Dr. Alvin Thomas, Assistant Professor of Human Development and Family Studies, is coauthor on a new paper in the American Journal of Men’s Health titled “Black American Fathers Employed in Higher-Risk Contexts for Contracting COVID-19: Implications for Individual Wellbeing and Work-Family Spillover.” Surveying over 450 Black American fathers, the study examined how COVID-19 perceived work risk was associated with their individual well-being and its spillover into family contexts. The researchers’ findings suggest that Black fathers working in higher-risk contexts may be at risk for COVID-19 exposure and infection. Further, this study indicates that these effects extend to their own well-being, including mental and sleep health as well as increased family stress.
Dodge Francis on COVID-19 stress and coping among American Indian and Alaska Natives
Dr. Carolee Dodge Francis, Ecology of Human Well-Being Professor in Civil Society and Community Studies, is coauthor on a new article, “Stress and Coping among American Indian and Alaska Natives in the Age of COVID-19,” in the latest issue of the American Indian Culture and Research Journal. The issue is the first of two by the journal specifically dedicated to COVID-19 topics. Dr. Dodge Francis’s article is one of several forthcoming from a national research team that has collaborated since last March and also includes Megan Murphy-Belcaster, a medical student with the UW School of Medicine and Public Health, whose 2020 Shapiro summer research fellowship was cancelled due to COVID.
“The Battlefields of Memory,” with Sandie Thao
April 5-25, Virtual or Annex Gallery at the University of Wisconsin–Oshkosh | To shine light on America’s Secret War in Laos, Sandie Thao, an alum of SoHE’s Master of Science in Human Ecology program, set up her first community-based exhibit for the Cia Siab (Hope) in WI Pilot Exhibit at the Annex Gallery of the University of Wisconsin–Oshkosh. The exhibit exemplifies the direct consequences of America’s Secret War on Hmong communities and their experiences as refugees. In this exhibit, visitors will enter a bedroom that invites them into the private and intimate spaces of memory, encounter artifacts that testify to the consequences of America’s Secret War, and interact with objects that speaks to human resilience. Learn more and view the exhibition online.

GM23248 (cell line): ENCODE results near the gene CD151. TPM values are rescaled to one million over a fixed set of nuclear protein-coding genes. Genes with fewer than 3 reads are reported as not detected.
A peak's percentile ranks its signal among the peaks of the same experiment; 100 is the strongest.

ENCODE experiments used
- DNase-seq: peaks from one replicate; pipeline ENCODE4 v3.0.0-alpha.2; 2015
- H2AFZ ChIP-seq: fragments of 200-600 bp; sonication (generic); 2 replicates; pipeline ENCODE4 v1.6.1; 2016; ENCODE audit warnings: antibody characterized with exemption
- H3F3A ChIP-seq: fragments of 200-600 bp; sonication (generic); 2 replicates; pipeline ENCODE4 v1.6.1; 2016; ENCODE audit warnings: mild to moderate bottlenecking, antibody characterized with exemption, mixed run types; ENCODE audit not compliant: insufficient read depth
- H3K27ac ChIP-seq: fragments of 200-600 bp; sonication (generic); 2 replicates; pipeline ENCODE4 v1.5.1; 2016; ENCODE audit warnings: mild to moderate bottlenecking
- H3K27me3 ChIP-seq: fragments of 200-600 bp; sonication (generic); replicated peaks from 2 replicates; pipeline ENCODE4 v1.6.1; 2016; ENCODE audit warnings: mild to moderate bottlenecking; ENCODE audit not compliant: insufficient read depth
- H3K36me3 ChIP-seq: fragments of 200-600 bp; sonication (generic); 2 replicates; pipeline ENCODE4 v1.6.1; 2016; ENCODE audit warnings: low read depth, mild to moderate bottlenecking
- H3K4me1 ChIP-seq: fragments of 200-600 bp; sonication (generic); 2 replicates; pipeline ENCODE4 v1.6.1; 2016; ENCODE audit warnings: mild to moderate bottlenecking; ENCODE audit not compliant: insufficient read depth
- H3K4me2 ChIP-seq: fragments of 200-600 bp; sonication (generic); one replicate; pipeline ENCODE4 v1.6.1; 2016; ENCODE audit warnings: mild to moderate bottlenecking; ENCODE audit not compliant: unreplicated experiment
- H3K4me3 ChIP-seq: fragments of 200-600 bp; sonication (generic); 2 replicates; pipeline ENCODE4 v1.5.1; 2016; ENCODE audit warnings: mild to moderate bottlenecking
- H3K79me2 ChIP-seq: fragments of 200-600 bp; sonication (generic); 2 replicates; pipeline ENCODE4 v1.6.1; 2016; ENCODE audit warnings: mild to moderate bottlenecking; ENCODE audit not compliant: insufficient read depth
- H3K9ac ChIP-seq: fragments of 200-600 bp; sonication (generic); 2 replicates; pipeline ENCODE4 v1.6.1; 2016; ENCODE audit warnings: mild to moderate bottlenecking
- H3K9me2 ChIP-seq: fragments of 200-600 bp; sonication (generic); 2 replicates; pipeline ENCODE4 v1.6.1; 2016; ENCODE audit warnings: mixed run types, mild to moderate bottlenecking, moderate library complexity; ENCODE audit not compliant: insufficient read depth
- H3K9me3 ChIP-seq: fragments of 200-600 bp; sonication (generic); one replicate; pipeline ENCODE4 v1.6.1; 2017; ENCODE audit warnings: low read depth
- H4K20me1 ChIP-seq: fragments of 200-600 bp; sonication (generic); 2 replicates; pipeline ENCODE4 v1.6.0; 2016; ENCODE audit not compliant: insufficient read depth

Spring Experts Fair with the Center for Community and Nonprofit Studies
April 15, 16, 22, and 23, Virtual | As a follow up to the CommNS 2020 Annual Event, “Getting the Work Done: How-Tos in Community and Nonprofit Efforts,” the UW Center for Community and Nonprofit Studies will host a virtual Experts Fair. Meet with experts from a range of areas including global nongovernmental organizations, board leadership, capital campaigns, student development, and more. Sign up for 1-on-1 meet-ups and learn more about topics relevant to their collective work to make a positive change. Learn more about the participating experts and register.
“Threads 2021: Reality? Virtual Design & Fashion Event,” with UW–Madison’s Textiles & Fashion Design students
Friday, April 30 and Saturday, May 1, 8:30-10 p.m. CT, Garver Feed Mill | Join the Textiles & Fashion Design major students of UW–Madison as they present their work for the Threads 2021: Reality? Virtual Design and Fashion event, a socially distant, large-scale outdoor projection. Take a step onto the virtual runway as students explore their new reality inspired by the changes incurred by the pandemic. The event is free and open to the public, and masks and social distancing are required. Learn more.
“Cross Pollination Lecture Series: Jennifer Angus & Dr. Kenneth Cameron”
Thursday, June 3, 5:00-6:00 p.m. CT, Virtual | Jennifer Angus, the Audrey Rothermel Bascom Professor in Human Ecology, joined by Dr. Kenneth Cameron, Department Chair, Professor of Botany, and Director of the Wisconsin State Herbarium, will host the Cross-Pollination Lectures, as part of a series of conversations between contemporary artists featured in the Orchids: Attraction and Deception exhibition at the Barry Art Museum and botanical experts in the field. Learn more and register.
Plus, view SoHE-hosted events.